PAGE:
• fracason

      Shouldn’t waste your time with e-mail in Philippines, no one but a handful of people bother to answer you. That goes from the most senior executives in Government to the lowest people in society. They all have e-mail addresses but not one of them has the courtesy of answering your concerns. It’s as if no works at those government e-mail addresses.

  • Maldi2

    At most, it depends on what color you embrace. If you wear Yellow, it’s fast track release. If you wear other color, sorry, you got to toe the line. What is ironic is that sometimes the person is already dead prior to the release of pensions. Welcome folks to the TUWID NA DAAN – where the real fun is!

  • vince_bugaboo

    Hi Carla Gomez, I suggest you relentlessly follow this piece up with some more and more of this kind as long as PDI continues to publish you, and it doesn’t matter if you practically utilize the same words and lines you used in this one. Not only you should do it if you’re really intent and sincere in helping poor Mr. Del Pilar finally receive his long overdue lump sum pension, but also because it’s the only way you’d get the attention of these so-called “leaders of the people” who are, otherwise, attentive only to issues favorable to their political aggrandizement. Yes, two examples of this popularity opportunism are Binay’s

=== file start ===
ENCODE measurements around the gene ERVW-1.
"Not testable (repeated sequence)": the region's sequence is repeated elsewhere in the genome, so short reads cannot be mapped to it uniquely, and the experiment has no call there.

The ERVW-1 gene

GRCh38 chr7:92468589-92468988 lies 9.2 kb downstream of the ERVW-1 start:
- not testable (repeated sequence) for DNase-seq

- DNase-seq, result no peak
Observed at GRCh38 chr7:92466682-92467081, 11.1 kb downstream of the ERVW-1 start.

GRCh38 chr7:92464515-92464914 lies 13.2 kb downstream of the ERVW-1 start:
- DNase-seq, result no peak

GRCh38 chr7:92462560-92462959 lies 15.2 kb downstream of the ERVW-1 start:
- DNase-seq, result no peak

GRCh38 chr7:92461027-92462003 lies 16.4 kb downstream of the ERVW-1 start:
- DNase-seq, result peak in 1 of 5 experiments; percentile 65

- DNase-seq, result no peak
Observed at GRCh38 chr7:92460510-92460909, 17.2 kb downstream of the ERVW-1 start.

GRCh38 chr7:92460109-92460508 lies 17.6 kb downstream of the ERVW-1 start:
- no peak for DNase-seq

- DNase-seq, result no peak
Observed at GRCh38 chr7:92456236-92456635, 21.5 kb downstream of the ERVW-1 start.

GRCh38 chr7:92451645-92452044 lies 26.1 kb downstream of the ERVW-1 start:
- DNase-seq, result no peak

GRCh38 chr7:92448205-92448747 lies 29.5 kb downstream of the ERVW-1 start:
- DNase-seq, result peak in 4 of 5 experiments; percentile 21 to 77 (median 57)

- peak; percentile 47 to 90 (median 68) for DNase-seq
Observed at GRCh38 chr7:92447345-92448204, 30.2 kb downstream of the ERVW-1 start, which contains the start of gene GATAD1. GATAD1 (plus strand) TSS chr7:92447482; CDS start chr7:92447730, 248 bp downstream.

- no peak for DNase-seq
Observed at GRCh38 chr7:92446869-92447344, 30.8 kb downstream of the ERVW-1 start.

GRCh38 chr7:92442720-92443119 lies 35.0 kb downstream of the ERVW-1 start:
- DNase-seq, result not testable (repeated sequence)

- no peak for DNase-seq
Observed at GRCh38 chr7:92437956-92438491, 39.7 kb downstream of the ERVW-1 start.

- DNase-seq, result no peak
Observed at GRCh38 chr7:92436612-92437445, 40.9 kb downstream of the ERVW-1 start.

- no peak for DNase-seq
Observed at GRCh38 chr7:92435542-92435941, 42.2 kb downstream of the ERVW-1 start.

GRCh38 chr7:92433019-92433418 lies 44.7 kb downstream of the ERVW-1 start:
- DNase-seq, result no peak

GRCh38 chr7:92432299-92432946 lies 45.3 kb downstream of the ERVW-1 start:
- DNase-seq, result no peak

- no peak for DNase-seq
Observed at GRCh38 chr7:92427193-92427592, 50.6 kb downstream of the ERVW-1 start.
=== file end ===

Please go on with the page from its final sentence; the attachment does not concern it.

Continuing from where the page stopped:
not so secret undertaking of Kabang’s treatment in the US and his campaign for “blood money” for a certain Zapanta who’s sentenced to death in the Middle East.

    Rindihin mo sila! Enlist the pens of some of your collegues and make lot of noise to make Pnoy and Binay pay attention to Mr. Del Pilar’s well-deserved money rights. (^%$”!!%!

  • Loggnat

    That does it! The judicial system is a joke so why was I surprise that the Justice Department would be any different. If a prosecutor is treated by the GSIS this bad, what chances are that the ordinary employee of the department would be treated any better? The Dept. of Justice should move mountains to help one of their own in getting an answer from the GSIS as to why their pensions are delayed and for goodness sake! He desperately needs the money for his heart operation and to be able to live decently as promised to him by the government office that he work for 36 years. The DOJ should be investigating the cause of this injustice and should be dead set to immediately file charges to any individual or entity that is causing the injustice to the citizens of the nation especially to one of their own.

  • virgoyap

    Kaawa-awa na man. Why the delay?

  • $5699914

    Bad.
    This should never happen to a person who spent half his life time working.

  • Ncarreonjr

    That’s one of the many reasons why it is “more fun in the Phil.”